By understanding the requirements to get a mortgage after a bankruptcy and by carefully rebuilding your credit standing, you can apply for a loan and buy a home.
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Figure out your estimated monthly mortgage payment by estimating your loan amount, interest rate, and time period.
Traditional mortgage down payments have always been 10 to 25 percent of the total purchase price of the property. more
There are several alternatives to getting a 2nd mortgage for homeowners who need cash. Whether a borrower wants to put their assets on the line as collateral and has good credit, there are options. A home equity line of credit is one main alternative to a 2nd mortgage. This line of credit would equal the value of the property minus the amount due on the original mortgage. more
Many factors can affect your mortgage application and get you denied. Know what factors will hurt you and plan ahead so you can present the best financial picture to the lender. more
- How to Get Approved for an FHA Loan despite Bad Credit
- Second Mortgages: Advantages and Disadvantages
- Should You Refinance? Make Sure the Timing is Right
- Appraisal Basics
- What Lenders Don't Reveal About Home Equity Loans
- Short Selling a Rental Property
- 3 Reasons Banks Reject Short Sales
- Low Down Payment Loan Qualification
- 3 Common Short Sale Mistakes
- Home Equity Loans for People with Bad Credit
- 3 Warning Signs of Loan Modification Scams
- FHA Loans for a First-Time Home Buyer
- FHA Eligibility with Bankruptcy and Foreclosure
- What To Do When Mortgages Default
These loans are insured by government-backed companies and make it more affordable for first-time homebuyers and lower income families to get into the housing market.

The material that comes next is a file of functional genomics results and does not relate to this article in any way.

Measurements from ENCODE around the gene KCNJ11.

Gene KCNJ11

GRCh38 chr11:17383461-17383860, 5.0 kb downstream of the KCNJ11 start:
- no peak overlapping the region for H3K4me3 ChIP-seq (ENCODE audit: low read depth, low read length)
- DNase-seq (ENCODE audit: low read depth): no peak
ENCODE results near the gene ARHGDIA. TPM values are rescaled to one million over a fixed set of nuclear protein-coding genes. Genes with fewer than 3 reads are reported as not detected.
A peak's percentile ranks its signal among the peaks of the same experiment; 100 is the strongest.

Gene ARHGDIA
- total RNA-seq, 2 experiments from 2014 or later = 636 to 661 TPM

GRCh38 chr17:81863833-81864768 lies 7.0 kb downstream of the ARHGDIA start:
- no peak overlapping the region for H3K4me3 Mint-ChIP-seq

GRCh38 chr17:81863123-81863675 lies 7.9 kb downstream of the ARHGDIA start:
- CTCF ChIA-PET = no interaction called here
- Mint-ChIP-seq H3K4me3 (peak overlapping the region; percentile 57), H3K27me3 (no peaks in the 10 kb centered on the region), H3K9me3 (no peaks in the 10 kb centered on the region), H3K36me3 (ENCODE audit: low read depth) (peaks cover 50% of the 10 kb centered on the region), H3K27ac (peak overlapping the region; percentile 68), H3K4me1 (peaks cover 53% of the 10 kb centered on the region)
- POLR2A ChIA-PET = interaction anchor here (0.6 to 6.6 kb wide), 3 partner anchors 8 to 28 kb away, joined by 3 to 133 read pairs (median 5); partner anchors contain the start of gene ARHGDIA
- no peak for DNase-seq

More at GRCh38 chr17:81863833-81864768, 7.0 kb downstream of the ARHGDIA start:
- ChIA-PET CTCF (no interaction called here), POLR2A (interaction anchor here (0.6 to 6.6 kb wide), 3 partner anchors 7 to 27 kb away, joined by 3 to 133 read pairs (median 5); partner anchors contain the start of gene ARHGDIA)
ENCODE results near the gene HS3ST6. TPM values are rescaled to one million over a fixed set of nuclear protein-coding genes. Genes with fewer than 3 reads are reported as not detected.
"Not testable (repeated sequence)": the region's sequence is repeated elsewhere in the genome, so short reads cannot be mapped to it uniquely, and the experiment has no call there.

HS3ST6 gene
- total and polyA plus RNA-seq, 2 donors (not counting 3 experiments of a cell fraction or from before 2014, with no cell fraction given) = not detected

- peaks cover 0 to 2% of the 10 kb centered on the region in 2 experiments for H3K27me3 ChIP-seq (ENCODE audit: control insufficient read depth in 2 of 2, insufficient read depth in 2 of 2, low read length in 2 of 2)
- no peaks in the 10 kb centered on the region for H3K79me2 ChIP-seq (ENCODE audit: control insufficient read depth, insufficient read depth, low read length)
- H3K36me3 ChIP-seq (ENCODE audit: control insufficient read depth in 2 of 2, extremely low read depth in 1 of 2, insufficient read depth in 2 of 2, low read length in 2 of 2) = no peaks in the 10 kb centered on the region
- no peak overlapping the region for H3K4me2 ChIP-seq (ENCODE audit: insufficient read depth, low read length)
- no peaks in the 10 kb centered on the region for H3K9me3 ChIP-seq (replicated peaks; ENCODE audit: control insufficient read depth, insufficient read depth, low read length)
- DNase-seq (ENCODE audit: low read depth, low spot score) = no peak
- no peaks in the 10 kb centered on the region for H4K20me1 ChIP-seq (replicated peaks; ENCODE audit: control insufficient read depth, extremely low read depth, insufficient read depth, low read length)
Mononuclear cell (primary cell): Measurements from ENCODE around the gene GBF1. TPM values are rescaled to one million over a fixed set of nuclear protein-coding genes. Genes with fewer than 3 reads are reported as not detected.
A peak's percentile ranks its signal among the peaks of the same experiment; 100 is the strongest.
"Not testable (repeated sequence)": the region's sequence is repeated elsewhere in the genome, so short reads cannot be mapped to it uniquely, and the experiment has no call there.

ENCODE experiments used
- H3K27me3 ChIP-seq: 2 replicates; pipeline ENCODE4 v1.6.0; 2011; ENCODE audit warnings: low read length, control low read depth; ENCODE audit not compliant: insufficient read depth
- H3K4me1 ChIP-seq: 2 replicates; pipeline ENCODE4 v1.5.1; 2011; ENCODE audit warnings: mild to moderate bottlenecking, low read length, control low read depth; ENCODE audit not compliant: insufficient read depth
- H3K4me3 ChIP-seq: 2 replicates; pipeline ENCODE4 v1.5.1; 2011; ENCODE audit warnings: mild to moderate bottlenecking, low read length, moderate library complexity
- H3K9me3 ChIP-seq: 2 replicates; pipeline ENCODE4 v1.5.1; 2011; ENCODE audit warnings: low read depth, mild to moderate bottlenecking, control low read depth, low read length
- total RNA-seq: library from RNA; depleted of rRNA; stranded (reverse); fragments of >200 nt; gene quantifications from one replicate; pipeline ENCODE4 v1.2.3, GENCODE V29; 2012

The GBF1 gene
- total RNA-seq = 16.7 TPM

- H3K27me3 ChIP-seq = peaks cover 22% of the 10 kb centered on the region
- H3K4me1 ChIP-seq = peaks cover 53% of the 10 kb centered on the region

Mortgage Loan Types
Select a loan type best suited to your needs.
Adjustable Rate Mortgage - A loan with a floating interest rate, determined by a set of indices.
FHA Loan - A loan guaranteed by the Federal Housing Authority.
VA Loan - A loan offered to American veterans by the U.S. Department of Veteran Affairs.
U.S. foreclosures continued to decline last year, reaching an eight-year low, according to foreclosure listing firm RealtyTrac Inc. , falling to levels not seen since the beginning of the housing crash. RealtyTrac found that there were 1.12 million homes in 2014 with foreclosures filings – default notices, scheduled and bank repossessions – an 18 percent decrease from 2013 and a 61 percent dive from the 2010 peak. One out of every 118 American housing units receiving a filing. That’s the first time the annual foreclosure rate have been below one percent since 2006. Foreclosure starts fell across the country by 14 percent from 2013, falling to a total of 643,193. That was the lowest level since 2006 and a 70 percent drop from the most Great Recession peak in 2009. The number of homes actually repossessed by lenders in 2014 fell to 327,068, a 29 percent drop from the previous year. Compared with the mortgage meltdown peak of 1,050,500, repossessions were down 69 percent. “Foreclosures are no longer a threat to home values nationwide,” Blomquist said. That’s great news for the nearly 10 percent of all homeowners who are still underwater –owe more on their mortgages than their homes are worth – as the abundance of discounted foreclosures pulled home prices down for many years. With few distressed properties available, home values have a much easier time appreciating. Nine states still saw their foreclosure stats increase in 2014. Among those the top included several judicial review states like Massachusetts where foreclosure starts surged 323 percent in December from the year before. Vermont saw a 300 percent increase and New Jersey experienced a 262 percent rise. “The U.S. foreclosure numbers in 2014 show a foreclosure market that is close to finding a floor and stabilizing at a historically normal level,” said Daren Blomquist vice president at RealtyTrac. “But a recent surge in foreclosure starts and scheduled foreclosure auctions in several states in the last few months of 2014 indicate that lenders are gearing up for a spring cleaning of deferred distress in the first half of 2015 in some local markets.” more